Lesson Two: Wishing for a New York moment is equivalent to spell casting; one wish and the moment will immediately find you.
My New York moment in Ann Arbor (or A2 as the locals call it) happened when the unstoppable troika of food, love, and loss followed me into the jam section at Babo: a Market by Sava. Babo is a gourmet food store in Ann Arbor that feels like a less neurotic Dean and DeLuca and is marked by authentic conviviality that is particular to the Midwest.
I dropped by the market on a grey winter day in February and was on a marmalade mission. Babo stocks Medlar marmalade from Spain that's impossible to find if you live stateside. Juergen Ausborn introduced me to this unusual fruit via a jammy confection sold at a Pierre Marcolini chocolate shop he managed in New York City. (The chocolatier is based in Brussels and is no longer operating in New York; the line was dropped a year after Ausborn drowned while snorkeling in Bermuda).
Pierre Marcolini offered some of the most exotic and delightful chocolates I'd ever eaten. The store was around the corner from The Clarins Fragrance Group where I worked as a marketing consultant so it was easy to give into temptation at least twice a week. The chocolatier was known for masterfully applying floral flavors in some of his chocolates. What he did with violet and tonka bean was beatific.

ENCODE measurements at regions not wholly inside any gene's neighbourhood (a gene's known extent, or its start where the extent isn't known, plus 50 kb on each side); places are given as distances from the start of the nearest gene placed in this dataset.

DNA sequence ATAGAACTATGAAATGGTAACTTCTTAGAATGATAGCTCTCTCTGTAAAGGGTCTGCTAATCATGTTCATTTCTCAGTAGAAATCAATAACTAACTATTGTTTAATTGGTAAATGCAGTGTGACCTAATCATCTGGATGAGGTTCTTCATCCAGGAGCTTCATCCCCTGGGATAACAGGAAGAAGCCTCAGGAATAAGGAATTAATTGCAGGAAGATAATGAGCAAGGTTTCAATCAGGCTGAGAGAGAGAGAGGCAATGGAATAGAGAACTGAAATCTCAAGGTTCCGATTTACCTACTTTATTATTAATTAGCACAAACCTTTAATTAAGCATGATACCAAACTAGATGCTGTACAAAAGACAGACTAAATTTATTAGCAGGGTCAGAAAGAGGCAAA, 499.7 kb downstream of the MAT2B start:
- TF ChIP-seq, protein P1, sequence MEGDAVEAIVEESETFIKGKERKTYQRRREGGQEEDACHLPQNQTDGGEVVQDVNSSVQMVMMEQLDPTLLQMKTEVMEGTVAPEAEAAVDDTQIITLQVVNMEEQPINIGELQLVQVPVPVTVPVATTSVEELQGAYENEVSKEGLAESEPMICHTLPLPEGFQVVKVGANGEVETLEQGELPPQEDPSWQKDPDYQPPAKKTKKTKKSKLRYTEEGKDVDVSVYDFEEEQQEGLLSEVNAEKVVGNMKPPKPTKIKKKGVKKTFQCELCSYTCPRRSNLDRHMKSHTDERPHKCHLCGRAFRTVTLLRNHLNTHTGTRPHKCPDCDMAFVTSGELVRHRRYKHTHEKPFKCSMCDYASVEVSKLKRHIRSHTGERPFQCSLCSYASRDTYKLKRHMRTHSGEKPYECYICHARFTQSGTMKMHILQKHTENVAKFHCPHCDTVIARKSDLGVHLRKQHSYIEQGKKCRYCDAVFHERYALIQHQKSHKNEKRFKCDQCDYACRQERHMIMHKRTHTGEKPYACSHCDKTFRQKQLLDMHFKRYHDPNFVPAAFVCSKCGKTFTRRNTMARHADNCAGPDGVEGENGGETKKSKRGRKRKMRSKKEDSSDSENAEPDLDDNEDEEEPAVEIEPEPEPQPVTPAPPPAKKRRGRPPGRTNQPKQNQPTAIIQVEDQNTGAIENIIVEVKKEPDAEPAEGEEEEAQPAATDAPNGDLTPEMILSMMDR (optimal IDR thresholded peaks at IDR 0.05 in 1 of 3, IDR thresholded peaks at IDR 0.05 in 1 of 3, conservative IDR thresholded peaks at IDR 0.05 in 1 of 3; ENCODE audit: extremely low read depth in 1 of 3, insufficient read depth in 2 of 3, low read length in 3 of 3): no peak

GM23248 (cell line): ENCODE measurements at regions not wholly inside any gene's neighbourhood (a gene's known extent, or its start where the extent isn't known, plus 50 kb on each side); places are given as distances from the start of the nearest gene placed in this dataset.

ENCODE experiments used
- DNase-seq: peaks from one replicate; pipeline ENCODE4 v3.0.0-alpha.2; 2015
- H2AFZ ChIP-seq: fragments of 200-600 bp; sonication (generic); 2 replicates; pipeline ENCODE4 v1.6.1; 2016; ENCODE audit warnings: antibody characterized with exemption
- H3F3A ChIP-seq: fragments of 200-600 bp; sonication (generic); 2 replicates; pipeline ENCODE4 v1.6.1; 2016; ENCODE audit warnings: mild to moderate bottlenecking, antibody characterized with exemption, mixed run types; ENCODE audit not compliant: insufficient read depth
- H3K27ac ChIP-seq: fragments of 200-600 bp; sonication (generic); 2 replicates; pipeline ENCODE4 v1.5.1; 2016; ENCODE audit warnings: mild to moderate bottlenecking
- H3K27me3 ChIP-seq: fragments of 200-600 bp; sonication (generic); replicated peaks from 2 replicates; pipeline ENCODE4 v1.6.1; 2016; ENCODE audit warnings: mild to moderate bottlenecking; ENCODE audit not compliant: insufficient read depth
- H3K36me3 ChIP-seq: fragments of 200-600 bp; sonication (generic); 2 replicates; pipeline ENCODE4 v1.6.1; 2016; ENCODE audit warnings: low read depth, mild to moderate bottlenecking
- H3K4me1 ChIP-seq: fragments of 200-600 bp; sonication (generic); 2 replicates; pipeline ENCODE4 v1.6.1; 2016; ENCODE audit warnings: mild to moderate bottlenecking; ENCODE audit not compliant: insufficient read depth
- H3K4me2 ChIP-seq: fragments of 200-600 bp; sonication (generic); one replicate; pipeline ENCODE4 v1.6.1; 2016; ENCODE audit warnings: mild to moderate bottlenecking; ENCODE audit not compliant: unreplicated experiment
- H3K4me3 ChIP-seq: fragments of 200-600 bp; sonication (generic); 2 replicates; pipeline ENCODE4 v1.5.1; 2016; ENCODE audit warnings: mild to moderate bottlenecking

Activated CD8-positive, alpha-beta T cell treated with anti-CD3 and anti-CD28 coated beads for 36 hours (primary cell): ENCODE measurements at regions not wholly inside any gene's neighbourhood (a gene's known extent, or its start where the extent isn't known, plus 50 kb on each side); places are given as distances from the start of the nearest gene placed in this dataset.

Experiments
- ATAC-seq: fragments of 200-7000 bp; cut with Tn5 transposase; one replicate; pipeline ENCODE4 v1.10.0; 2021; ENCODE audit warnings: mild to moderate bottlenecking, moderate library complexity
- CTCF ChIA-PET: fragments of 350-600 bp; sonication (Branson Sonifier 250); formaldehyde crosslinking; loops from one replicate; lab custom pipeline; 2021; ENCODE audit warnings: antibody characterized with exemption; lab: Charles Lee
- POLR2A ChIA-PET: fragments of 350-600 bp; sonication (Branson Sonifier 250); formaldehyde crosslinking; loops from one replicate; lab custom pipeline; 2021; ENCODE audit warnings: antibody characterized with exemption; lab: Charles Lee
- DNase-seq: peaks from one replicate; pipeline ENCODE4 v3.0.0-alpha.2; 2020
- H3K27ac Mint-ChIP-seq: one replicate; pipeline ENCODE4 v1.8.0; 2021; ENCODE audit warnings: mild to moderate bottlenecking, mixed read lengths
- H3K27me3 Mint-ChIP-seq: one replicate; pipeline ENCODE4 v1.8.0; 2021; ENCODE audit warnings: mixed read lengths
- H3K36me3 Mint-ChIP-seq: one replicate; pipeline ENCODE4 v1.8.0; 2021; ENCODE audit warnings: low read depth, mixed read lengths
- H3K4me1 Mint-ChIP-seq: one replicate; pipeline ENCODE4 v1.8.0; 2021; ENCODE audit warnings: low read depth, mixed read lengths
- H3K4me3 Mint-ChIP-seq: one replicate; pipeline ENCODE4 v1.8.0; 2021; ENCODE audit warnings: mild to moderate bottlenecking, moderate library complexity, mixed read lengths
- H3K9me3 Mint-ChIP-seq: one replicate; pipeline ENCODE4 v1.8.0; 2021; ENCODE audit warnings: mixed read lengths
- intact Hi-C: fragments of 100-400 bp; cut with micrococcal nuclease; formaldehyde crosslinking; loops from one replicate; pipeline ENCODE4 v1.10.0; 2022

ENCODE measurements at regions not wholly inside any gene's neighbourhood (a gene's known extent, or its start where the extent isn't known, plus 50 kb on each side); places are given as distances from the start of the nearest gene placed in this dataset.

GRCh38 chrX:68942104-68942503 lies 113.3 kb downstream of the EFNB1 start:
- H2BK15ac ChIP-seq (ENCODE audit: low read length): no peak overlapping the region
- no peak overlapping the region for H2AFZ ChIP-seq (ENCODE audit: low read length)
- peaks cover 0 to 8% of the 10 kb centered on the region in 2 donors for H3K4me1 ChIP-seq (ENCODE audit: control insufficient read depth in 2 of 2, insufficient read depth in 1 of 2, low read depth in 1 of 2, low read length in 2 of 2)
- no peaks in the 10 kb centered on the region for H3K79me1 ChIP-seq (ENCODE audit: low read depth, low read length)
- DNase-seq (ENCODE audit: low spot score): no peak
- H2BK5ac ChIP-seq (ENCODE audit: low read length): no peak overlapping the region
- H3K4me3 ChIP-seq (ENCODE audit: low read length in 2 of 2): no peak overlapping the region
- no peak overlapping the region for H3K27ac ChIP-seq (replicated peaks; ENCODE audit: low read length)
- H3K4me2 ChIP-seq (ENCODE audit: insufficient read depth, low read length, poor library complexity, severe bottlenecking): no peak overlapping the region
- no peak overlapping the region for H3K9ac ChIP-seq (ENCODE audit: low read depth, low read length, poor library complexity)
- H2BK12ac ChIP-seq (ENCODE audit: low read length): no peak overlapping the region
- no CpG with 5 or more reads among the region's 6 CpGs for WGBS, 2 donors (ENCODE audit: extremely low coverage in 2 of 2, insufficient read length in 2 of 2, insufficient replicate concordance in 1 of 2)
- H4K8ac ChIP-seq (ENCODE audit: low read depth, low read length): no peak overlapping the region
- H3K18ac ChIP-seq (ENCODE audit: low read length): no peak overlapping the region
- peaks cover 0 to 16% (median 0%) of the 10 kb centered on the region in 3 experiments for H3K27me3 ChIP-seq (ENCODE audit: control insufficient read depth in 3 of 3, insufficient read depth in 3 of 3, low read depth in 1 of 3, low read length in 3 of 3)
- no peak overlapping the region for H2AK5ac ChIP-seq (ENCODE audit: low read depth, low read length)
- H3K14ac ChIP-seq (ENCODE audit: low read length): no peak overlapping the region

I walked up to the cash register at Babo's coffee counter with flavor remembrances in tow when suddenly my eyes were drawn to colorful and oversized rainbow bars (aka seven-layer Neapolitan bars). They were childhood magnified. The decades peeled back as I looked at them; I was standing at the cookie counter at Weber's bakery in the Bronx hoping one of neatly arranged rainbow bars in the glass cookie case would find its way into my mouth. If an accompanying parent didn't buy the rainbow bars I'd deploy "cookie face" which was a glassy-eyed combination of wonder and sadness. Cookie face worked wonders on the meanest lady in a hairnet. I never left the Weber's without a few free treats. This amused my father. My mother, on the other hand, found it reprehensible even though I'd always share.